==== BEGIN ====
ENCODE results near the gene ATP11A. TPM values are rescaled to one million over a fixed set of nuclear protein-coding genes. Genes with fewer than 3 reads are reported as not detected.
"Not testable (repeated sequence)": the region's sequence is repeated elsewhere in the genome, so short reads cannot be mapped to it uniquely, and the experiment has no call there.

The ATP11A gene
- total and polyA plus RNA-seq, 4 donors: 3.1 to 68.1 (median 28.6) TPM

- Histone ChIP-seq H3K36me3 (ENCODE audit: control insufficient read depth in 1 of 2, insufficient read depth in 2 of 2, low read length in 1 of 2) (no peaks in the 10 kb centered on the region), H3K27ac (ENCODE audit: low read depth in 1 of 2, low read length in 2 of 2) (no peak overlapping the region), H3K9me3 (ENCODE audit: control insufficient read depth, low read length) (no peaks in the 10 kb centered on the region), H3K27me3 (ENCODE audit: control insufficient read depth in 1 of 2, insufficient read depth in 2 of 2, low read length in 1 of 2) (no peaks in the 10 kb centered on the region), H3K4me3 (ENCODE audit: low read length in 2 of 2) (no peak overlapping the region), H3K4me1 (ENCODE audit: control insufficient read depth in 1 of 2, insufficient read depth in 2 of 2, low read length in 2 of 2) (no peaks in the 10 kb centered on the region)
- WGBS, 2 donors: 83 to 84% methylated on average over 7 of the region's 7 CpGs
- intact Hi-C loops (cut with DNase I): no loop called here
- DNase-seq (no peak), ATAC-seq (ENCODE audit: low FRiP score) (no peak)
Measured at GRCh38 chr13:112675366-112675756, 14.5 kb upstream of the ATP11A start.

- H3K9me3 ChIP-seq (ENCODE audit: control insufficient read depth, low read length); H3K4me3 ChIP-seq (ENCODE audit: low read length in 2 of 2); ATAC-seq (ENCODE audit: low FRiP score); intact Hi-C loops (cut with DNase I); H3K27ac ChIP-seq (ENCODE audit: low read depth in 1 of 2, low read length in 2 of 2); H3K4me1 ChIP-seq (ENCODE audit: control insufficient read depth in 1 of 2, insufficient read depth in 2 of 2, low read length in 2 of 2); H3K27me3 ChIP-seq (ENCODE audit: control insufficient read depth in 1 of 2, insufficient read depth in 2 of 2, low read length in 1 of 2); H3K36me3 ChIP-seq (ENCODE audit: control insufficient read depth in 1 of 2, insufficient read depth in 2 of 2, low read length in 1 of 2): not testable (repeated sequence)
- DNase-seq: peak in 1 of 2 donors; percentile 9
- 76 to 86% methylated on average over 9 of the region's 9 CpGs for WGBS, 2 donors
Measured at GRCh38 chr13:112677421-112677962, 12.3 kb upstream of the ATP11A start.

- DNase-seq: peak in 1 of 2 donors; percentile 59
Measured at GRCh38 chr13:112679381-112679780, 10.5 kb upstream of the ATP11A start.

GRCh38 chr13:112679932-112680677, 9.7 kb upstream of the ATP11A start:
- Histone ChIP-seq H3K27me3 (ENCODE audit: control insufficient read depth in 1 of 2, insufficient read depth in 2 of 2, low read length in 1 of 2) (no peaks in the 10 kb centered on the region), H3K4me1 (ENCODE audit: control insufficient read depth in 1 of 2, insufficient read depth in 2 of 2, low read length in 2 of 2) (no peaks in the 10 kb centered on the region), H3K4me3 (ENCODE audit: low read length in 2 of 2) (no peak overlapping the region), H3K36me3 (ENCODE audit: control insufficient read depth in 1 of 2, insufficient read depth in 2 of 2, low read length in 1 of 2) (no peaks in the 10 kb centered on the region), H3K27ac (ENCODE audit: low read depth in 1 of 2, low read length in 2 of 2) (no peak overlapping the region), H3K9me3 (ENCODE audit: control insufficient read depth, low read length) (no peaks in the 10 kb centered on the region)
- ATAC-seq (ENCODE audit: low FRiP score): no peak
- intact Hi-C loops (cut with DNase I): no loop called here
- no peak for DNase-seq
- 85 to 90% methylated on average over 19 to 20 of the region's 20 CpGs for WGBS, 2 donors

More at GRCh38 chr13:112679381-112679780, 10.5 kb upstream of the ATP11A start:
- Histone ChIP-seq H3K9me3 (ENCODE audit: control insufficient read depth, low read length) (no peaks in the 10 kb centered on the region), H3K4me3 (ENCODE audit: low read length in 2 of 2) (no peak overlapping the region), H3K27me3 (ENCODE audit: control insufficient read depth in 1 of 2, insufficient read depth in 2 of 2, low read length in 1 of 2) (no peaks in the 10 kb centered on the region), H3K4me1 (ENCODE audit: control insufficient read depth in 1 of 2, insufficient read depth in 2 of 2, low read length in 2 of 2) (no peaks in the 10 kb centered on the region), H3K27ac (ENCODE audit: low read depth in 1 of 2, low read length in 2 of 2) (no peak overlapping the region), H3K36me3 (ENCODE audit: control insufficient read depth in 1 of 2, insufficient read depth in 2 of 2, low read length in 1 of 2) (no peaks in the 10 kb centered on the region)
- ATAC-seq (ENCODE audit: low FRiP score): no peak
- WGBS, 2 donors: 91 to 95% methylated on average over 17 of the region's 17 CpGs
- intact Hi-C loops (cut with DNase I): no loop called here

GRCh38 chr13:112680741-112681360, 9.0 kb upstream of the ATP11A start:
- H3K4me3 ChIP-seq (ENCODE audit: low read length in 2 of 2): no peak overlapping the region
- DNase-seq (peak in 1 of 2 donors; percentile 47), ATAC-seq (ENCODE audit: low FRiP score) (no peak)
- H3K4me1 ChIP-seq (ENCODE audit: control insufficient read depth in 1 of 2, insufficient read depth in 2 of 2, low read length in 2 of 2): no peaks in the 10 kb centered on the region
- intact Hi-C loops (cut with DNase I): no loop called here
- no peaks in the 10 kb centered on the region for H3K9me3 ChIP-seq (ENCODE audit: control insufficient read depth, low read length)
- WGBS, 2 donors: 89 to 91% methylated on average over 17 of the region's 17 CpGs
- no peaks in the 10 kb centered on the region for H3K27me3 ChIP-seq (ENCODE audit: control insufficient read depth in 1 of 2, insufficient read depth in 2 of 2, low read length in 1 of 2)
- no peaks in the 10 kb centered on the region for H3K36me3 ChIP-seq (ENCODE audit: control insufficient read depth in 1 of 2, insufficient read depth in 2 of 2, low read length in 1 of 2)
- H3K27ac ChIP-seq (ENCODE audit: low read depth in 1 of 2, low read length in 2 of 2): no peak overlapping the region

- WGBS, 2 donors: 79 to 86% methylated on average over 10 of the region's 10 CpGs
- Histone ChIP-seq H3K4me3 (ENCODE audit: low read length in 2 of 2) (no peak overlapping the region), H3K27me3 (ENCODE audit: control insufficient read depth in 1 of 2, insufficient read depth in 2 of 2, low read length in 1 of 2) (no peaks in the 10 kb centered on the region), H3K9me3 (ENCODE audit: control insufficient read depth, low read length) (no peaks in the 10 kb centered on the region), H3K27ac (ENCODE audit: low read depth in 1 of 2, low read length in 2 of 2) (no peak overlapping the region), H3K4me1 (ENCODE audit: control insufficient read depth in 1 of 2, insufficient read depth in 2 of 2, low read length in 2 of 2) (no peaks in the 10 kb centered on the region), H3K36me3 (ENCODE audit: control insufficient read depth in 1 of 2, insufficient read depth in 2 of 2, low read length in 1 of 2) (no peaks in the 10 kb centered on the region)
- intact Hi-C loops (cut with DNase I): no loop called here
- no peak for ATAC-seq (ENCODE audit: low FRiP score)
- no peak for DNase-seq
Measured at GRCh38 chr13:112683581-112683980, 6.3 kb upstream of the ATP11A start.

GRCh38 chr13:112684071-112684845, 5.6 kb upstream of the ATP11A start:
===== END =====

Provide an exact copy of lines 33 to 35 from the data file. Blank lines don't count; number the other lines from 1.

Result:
- WGBS, 2 donors: 89 to 91% methylated on average over 17 of the region's 17 CpGs
- no peaks in the 10 kb centered on the region for H3K27me3 ChIP-seq (ENCODE audit: control insufficient read depth in 1 of 2, insufficient read depth in 2 of 2, low read length in 1 of 2)
- no peaks in the 10 kb centered on the region for H3K36me3 ChIP-seq (ENCODE audit: control insufficient read depth in 1 of 2, insufficient read depth in 2 of 2, low read length in 1 of 2)